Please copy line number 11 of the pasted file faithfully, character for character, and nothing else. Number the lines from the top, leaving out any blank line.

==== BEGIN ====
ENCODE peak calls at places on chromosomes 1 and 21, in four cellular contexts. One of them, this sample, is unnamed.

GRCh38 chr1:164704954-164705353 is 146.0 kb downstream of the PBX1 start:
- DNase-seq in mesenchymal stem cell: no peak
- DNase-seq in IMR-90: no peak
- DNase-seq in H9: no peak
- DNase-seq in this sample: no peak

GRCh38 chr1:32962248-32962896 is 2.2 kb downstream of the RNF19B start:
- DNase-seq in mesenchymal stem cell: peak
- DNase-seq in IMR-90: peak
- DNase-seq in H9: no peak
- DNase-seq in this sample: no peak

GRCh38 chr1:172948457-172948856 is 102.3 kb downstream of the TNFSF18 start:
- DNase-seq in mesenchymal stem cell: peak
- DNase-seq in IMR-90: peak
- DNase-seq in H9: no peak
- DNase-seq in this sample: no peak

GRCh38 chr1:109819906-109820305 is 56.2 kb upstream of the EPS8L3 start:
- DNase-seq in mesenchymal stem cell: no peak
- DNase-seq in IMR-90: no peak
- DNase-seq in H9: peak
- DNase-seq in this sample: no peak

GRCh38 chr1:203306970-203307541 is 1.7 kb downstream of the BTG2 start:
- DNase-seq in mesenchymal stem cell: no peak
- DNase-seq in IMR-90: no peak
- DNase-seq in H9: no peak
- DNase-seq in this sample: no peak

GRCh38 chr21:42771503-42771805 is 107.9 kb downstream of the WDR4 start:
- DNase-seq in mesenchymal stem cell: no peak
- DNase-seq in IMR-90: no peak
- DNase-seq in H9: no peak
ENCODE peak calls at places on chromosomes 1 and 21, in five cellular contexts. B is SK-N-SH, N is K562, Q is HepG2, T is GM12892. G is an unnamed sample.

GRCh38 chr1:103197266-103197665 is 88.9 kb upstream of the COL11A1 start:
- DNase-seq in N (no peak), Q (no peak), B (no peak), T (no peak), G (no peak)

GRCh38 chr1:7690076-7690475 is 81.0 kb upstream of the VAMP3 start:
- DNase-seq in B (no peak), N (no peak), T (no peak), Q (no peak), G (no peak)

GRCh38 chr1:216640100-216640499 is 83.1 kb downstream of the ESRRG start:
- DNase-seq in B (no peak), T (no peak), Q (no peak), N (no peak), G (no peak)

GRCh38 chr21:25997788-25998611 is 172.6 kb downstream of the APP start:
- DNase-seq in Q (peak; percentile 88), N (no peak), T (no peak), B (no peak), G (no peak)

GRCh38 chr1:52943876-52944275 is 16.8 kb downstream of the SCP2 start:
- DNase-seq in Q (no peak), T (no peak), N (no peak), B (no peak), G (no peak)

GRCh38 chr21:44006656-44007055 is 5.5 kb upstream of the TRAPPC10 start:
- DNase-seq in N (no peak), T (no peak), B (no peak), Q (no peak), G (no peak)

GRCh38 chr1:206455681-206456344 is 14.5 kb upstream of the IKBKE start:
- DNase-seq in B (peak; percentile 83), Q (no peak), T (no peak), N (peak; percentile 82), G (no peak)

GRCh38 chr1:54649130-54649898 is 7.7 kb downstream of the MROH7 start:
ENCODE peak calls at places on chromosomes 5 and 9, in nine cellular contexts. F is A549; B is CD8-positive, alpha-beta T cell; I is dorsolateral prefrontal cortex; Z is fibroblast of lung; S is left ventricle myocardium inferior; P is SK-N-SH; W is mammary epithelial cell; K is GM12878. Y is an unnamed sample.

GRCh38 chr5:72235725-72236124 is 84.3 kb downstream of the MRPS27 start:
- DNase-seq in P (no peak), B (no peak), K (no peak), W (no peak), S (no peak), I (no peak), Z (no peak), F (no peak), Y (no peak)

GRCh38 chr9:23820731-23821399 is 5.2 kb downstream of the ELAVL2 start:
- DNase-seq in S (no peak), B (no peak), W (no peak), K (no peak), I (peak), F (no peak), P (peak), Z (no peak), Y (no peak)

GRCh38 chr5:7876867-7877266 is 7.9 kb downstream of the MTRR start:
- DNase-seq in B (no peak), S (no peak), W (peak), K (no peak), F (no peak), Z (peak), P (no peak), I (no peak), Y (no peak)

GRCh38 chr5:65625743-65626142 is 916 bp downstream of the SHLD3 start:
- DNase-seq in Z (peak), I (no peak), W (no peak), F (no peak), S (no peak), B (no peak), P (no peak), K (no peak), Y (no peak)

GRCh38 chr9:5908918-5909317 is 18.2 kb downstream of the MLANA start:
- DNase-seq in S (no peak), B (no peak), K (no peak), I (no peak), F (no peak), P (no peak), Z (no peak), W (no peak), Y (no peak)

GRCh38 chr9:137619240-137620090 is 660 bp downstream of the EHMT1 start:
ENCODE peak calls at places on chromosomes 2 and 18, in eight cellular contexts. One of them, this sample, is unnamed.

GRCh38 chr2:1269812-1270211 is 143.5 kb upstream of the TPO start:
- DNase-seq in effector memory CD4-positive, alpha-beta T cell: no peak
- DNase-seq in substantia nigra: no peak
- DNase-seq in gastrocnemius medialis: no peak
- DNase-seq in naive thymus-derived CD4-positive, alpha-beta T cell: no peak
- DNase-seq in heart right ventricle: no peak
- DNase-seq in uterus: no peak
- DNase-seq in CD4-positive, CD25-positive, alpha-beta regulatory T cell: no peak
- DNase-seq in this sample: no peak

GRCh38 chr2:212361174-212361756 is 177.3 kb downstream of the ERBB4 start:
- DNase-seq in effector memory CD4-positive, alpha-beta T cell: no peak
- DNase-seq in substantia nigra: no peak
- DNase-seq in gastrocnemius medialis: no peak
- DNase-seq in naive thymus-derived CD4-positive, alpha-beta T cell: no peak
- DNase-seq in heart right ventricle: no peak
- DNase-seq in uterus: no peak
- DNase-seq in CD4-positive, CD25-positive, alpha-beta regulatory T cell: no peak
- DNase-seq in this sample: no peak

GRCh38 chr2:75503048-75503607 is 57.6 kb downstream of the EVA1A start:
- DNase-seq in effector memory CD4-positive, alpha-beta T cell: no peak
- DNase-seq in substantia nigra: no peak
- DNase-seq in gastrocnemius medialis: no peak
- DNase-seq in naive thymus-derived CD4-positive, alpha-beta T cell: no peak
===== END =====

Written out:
- DNase-seq in this sample: no peak